And then some of the more fantastic robots that we've worked up, we're very fortunate to have some absolutely brilliant concept artists. One of our concept artists worked on Donkey Kong Country Returns and Metroid Prime series and he's done some amazing stuff, and he helped realize some really fantastic robots that we're excited to show off. I've not seen robots like these in any medium, not just in VR. So I think that's gonna be really cool when we're able to kinda show this stuff off [...] I get to fight these freaky things, but then I can be those things too, which is kinda neat.
Gizmag: So it's beyond just teleporting from point to point, you're actually inside these different–
Nofsinger: You're inside these different robots. And then they have a different series of abilities ... some of these robots you go into and you have more guided missiles and things. We tried to take advantage of the Oculus Rift hardware, and so a lot of the mechanics ... we spent a great deal of R&D around doing what's right for that as opposed to just shoehorning a traditional shooter into the Rift. We went the other way around where we tried to make something that felt intuitive and good for the device.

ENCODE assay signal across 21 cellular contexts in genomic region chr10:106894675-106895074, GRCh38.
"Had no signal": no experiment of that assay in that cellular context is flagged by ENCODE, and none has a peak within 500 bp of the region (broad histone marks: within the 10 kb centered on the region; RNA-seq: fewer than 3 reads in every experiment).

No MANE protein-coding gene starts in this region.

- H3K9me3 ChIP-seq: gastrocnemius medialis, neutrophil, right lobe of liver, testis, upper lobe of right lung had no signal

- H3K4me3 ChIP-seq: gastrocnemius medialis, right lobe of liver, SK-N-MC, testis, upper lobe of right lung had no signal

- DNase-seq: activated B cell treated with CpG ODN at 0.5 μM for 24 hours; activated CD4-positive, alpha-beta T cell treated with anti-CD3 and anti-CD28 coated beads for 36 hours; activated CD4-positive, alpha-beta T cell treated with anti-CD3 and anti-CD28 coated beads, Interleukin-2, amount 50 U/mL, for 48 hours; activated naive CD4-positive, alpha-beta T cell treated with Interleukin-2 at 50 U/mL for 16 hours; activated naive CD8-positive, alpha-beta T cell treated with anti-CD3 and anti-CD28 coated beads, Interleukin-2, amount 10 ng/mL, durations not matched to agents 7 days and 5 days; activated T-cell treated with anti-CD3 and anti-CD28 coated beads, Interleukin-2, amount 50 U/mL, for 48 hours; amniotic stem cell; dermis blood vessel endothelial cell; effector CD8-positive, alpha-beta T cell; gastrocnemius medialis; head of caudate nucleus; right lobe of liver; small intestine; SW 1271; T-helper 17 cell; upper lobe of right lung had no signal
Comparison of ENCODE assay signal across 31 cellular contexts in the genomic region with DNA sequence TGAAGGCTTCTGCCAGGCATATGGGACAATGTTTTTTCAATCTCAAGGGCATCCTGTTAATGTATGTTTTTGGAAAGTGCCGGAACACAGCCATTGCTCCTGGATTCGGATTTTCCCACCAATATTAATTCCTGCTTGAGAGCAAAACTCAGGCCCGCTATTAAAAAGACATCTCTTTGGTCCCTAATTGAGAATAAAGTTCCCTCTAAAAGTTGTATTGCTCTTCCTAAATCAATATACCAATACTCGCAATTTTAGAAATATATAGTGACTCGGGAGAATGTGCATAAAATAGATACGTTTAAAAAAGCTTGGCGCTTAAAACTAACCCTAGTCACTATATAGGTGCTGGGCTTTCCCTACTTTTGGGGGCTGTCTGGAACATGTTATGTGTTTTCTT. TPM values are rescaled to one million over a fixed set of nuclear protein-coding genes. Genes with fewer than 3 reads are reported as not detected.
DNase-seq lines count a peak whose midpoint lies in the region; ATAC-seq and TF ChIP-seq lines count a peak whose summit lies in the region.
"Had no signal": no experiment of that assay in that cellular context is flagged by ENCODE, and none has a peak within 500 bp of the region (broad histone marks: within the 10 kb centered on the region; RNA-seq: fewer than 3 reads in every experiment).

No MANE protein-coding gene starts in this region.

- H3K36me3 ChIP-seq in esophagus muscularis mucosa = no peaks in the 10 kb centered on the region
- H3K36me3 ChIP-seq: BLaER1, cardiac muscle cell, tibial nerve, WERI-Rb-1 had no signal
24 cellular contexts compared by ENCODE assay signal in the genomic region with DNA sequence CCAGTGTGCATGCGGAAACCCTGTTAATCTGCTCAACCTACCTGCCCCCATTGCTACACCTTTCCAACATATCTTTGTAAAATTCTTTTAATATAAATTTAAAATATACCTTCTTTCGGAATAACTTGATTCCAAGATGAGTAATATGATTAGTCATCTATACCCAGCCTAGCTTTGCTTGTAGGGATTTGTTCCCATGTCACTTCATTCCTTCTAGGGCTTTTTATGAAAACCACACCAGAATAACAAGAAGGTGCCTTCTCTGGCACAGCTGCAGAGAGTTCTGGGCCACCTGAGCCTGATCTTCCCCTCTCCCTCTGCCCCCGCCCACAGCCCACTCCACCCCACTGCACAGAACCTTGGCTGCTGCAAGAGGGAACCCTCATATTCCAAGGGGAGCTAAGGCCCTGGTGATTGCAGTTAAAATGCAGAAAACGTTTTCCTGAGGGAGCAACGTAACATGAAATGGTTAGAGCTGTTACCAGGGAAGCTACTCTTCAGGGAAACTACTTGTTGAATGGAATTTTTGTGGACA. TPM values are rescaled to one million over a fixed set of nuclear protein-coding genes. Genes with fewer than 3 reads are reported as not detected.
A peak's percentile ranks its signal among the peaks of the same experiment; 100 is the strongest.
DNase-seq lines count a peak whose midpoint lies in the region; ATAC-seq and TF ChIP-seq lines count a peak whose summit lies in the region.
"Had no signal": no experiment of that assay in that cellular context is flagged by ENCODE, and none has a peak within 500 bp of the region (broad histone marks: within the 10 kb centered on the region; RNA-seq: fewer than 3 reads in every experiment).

Gizmag: Is a lot of the game zooming in with the scope and sniping enemies?
Nofsinger: Some of it gets real up-close. That's one of the things we like about it: there are these elements where you're far out and then we start doing very strategic things with that, but then we also had these elements where you get really down and dirty and into the fray, up close with things. I think that makes it a little bit different than other games.
Gizmag: Damaged Core is a Rift exclusive, right?